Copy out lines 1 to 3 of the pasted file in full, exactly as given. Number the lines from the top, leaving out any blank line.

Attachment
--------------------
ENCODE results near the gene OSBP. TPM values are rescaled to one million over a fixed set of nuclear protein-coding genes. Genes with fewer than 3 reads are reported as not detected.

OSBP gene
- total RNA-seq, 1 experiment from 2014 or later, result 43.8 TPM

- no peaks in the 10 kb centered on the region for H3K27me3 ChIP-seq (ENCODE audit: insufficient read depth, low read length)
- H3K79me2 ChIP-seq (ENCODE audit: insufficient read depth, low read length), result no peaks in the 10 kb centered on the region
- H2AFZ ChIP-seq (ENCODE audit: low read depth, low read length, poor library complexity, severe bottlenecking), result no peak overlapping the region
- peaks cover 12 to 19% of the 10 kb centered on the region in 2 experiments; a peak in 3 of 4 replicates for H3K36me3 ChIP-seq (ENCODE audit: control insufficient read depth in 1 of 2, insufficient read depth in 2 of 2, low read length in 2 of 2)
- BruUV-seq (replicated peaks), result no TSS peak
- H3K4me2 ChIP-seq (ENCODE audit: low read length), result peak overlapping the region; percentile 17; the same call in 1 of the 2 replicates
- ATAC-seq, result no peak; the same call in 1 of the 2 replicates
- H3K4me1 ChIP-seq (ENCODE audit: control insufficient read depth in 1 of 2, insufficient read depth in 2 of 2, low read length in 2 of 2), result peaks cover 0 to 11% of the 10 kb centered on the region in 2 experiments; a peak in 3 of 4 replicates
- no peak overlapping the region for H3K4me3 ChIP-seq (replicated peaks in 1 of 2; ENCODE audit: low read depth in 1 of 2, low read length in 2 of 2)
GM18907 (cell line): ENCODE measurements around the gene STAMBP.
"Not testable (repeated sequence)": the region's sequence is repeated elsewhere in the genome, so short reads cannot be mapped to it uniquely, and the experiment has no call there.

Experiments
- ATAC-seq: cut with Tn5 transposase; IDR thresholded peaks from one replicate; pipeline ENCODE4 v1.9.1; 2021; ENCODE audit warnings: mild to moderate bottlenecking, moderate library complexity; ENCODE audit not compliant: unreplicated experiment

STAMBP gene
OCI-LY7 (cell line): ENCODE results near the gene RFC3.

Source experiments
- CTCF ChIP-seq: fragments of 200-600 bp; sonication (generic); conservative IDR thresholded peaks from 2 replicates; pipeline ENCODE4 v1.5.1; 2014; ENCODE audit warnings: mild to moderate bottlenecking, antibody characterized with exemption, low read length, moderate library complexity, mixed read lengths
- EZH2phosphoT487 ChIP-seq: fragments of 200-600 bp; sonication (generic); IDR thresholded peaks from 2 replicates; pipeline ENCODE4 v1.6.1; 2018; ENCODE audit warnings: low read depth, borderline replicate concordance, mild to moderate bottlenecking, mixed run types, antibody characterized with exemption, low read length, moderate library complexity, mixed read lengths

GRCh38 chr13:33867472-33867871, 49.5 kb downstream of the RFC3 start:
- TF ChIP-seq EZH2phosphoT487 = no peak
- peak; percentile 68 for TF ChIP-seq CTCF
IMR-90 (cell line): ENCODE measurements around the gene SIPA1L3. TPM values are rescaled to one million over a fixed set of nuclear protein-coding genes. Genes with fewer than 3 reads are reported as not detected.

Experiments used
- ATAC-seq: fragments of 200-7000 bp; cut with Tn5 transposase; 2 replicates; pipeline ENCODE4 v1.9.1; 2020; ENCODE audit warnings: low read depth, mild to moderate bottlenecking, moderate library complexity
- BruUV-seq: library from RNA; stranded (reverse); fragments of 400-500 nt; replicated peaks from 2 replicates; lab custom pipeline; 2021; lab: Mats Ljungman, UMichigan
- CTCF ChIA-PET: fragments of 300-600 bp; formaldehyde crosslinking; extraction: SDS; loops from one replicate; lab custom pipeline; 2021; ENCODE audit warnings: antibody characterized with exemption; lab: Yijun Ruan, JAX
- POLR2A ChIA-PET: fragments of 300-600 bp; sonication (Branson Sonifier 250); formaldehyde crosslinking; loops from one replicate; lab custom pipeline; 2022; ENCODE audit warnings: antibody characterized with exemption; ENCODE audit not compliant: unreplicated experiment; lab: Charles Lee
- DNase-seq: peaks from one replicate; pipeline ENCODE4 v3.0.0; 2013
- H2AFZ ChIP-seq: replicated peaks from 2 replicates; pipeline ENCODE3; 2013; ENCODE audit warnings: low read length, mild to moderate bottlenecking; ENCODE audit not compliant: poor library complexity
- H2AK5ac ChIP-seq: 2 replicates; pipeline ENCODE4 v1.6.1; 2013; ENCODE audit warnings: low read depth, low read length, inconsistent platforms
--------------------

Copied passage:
ENCODE results near the gene OSBP. TPM values are rescaled to one million over a fixed set of nuclear protein-coding genes. Genes with fewer than 3 reads are reported as not detected.

OSBP gene
- total RNA-seq, 1 experiment from 2014 or later, result 43.8 TPM